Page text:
Turning Opportunities into Success

Baltimore Recycling Center

Based in Maryland’s capital city, Baltimore Recycling Center LLC (BRC) deals with disposing and recycling debris produced by the construction and demolition (C&D) industry in Baltimore County and surrounding areas. The company’s main location is a twelve-acre recycling and transfer operation at Edison Highway in Baltimore County. A second four-acre location, from which it operates its transportation division and main clerical office, will soon be nearby after a scheduled move.
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BRC owner and founder Jack Haden is celebrating forty years in and around the waste management industry this year. In 1979, he founded J&J Trash Removal for residential trash hauling in Baltimore County. J&J evolved into a front-end and rollout business, while he also built and sold several other companies.

He purchased the facility for what would become BRC in 2008. It was already in operation as a recycling and transfer station, but one that he describes as being “small and unsophisticated,” and “in need of significant improvements.”

Haden sold his company Rolloff Express in 2011, which allowed him to focus on building BRC to make it viable and profitable. Due to a non-compete clause in the hauling industry, after selling Rolloff Express, he had to focus on building up the plant and its upgrading equipment, investing over four million dollars in improvements for the site.

It now offers a range of services through three divisions. First, a transfer and recycling facility sorts, separates, recycles, and disposes of material. Then, a concrete crushing plant, adjacent to the first facility, takes loads from construction sites and crushes them to make recycled concrete materials that go back to construction sites. Finally, a transportation division provides containers for construction and demolition jobs. These haul debris from recycling operations to landfills or finished products to designated markets.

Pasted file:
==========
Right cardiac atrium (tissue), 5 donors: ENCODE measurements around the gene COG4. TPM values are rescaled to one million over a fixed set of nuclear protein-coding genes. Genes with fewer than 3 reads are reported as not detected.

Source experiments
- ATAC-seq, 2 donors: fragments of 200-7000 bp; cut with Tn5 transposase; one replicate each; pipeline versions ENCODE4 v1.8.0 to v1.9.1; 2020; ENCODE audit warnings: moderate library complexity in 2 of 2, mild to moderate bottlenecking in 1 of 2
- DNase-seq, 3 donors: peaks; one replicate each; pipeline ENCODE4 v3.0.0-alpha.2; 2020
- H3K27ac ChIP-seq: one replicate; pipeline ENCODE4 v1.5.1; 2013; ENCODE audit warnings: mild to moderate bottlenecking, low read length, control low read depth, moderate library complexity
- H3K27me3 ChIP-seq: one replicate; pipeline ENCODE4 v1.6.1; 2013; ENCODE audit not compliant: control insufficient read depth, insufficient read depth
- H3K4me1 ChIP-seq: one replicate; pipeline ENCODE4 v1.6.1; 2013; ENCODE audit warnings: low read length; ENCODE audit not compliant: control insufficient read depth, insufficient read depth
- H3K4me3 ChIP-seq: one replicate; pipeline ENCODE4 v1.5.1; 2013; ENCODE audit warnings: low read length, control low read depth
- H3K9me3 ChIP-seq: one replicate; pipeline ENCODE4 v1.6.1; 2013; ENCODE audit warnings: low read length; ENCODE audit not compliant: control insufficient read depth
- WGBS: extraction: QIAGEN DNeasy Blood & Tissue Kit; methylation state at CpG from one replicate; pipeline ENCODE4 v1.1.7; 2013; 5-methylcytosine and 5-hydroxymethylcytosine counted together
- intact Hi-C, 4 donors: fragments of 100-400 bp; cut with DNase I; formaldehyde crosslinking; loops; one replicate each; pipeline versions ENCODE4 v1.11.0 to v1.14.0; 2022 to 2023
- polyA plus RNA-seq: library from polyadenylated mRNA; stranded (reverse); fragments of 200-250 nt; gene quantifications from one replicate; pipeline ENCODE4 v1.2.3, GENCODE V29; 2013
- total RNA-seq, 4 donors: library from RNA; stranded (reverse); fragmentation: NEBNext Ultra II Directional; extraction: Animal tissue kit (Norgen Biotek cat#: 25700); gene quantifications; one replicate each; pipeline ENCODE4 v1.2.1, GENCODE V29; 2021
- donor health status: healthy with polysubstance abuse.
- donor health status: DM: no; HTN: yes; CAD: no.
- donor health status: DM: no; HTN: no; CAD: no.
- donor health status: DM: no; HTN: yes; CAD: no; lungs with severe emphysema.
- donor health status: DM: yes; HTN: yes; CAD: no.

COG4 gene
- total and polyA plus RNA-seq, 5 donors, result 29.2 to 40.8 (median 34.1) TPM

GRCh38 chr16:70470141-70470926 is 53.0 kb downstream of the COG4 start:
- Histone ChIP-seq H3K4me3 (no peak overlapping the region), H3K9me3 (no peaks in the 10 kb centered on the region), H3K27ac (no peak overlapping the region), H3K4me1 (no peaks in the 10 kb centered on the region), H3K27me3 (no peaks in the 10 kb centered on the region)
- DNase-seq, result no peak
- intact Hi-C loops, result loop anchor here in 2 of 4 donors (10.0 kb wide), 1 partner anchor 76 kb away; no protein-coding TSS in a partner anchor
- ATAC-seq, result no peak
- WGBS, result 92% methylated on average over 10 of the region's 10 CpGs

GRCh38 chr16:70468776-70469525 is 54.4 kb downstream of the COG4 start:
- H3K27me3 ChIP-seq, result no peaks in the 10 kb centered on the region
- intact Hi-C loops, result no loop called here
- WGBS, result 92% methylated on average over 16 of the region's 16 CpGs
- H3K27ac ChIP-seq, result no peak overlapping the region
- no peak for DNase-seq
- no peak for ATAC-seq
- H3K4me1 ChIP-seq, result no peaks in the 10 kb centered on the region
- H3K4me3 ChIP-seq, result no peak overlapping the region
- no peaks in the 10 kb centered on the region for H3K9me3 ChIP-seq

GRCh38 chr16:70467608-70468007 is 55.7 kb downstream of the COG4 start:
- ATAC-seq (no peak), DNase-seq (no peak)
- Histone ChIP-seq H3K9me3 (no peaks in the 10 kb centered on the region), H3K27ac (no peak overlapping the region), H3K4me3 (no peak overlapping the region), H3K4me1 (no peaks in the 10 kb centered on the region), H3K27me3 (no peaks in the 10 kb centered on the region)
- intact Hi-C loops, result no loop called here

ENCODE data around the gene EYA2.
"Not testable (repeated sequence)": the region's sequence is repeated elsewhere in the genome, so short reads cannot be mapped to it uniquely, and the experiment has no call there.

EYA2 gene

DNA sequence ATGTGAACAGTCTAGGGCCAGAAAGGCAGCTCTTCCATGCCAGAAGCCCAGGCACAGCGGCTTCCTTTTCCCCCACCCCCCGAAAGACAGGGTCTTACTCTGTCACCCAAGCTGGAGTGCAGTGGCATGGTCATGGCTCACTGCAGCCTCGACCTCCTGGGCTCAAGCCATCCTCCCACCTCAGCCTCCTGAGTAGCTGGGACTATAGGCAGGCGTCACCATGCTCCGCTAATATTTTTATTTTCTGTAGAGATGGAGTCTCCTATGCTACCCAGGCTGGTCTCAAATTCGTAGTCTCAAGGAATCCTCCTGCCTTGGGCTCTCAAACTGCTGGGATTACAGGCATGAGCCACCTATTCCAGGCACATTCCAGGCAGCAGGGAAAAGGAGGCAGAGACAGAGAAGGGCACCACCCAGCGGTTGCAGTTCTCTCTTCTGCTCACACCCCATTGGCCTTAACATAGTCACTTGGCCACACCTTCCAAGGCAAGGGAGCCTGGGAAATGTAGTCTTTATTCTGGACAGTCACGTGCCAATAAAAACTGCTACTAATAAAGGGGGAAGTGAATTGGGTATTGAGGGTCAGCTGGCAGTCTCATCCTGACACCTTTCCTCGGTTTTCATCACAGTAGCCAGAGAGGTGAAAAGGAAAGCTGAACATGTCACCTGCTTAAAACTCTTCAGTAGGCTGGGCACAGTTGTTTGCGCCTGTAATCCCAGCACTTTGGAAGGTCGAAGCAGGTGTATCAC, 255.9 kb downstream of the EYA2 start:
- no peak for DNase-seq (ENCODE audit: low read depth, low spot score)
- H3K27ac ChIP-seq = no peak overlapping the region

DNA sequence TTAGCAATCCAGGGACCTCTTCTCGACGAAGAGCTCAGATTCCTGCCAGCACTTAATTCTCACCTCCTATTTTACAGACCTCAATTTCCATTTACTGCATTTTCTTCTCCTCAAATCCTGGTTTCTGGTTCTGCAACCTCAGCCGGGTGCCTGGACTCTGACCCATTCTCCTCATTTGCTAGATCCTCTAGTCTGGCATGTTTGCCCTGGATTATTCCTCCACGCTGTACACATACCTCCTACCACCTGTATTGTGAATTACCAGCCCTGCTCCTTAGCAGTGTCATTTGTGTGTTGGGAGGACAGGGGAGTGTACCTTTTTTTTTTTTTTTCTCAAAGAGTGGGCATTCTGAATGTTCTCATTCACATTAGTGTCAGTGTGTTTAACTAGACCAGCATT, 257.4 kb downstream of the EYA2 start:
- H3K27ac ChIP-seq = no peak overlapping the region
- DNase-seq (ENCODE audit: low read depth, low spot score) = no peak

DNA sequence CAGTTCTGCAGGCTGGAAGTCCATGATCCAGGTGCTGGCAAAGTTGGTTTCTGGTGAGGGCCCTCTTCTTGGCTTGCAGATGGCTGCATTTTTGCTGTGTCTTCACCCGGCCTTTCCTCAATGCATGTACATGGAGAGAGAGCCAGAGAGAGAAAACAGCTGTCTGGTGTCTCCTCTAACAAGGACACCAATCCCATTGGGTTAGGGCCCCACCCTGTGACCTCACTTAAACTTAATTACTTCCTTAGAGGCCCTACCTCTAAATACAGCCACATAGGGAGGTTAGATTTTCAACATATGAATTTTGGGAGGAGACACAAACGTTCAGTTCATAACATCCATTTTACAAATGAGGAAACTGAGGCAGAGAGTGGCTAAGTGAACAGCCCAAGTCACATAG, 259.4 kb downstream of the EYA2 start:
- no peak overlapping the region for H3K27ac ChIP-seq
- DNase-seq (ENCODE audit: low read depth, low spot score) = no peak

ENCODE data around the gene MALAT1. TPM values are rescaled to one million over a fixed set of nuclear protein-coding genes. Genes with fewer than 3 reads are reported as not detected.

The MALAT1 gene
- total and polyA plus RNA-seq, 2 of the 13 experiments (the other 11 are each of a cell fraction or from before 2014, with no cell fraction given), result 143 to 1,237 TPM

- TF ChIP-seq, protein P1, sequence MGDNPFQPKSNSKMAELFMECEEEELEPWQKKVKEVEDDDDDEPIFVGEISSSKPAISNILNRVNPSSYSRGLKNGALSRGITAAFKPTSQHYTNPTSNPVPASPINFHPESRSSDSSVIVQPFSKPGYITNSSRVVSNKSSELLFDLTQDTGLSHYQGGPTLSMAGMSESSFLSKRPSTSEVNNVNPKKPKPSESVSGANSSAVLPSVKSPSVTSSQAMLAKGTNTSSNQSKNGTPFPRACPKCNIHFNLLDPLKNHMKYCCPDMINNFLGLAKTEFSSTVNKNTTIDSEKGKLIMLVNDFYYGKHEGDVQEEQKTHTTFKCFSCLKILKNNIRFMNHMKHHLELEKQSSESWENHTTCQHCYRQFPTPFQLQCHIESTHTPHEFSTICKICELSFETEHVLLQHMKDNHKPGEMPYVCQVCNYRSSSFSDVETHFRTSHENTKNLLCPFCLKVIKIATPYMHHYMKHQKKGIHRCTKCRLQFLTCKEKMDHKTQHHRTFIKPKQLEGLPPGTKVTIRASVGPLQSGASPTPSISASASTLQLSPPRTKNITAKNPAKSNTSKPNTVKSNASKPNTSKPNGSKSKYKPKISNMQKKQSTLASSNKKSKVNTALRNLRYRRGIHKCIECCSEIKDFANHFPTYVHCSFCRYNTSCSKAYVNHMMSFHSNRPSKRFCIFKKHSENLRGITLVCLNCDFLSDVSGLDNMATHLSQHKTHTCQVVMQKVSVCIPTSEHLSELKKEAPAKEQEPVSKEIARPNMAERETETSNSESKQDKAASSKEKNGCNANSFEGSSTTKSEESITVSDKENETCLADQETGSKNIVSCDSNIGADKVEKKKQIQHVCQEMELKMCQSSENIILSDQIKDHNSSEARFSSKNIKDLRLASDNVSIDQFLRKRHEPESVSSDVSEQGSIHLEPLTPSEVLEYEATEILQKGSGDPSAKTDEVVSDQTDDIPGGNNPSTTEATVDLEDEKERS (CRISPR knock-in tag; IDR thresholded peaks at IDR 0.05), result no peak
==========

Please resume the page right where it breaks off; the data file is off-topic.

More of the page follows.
During this time, many local landfills disbanded their own lead recycling efforts, which resulted in BRC being used for lead recycling much more. A huge burst of activity followed in January 2016 when Haden re-entered the transportation business, and by the end of the first year, revenue for the company was doubled as a result of its small business acquisitions and purchasing twenty roll-off trucks and six tractor-trailers with all-new equipment.

Securing a hauling division has helped the center stand out significantly, and Haden believes that another component of its success is that the business goes beyond what others do, sometimes achieving what they cannot. He says that the center provides monthly reports for customers who desire them and that the improvements made to the facility in the last several years have made it much more convenient and welcoming to customers, who “don’t need to go ten to fifteen miles away to a landfill,” anymore.

The company’s hauling division caters to the on-call, open-top, roll-off business. In Baltimore today, there are not many bigger private companies that serve the construction and demolition market. Haden says that there are customers with the hauling division that do million-dollar business annually with the company and receive round-the-clock service from his employees. “BRC specializes in personalized, on-call business,” he notes. “Not many other companies do that on the scale that BRC does.”

The state of Maryland has a recycling mandate of twenty-five percent, and all counties must report their recycling averages to the, so the company will cooperate with the counties and handle the reporting for them. The center has become “an integral part of Baltimore city and county’s solid waste management,” as it handles over 150,000 tons of recycling a year with an average of 500 tons a day, making it “an important player for waste in the city.” Its efforts have earned many awards, and several local counties have recognized its recycling work.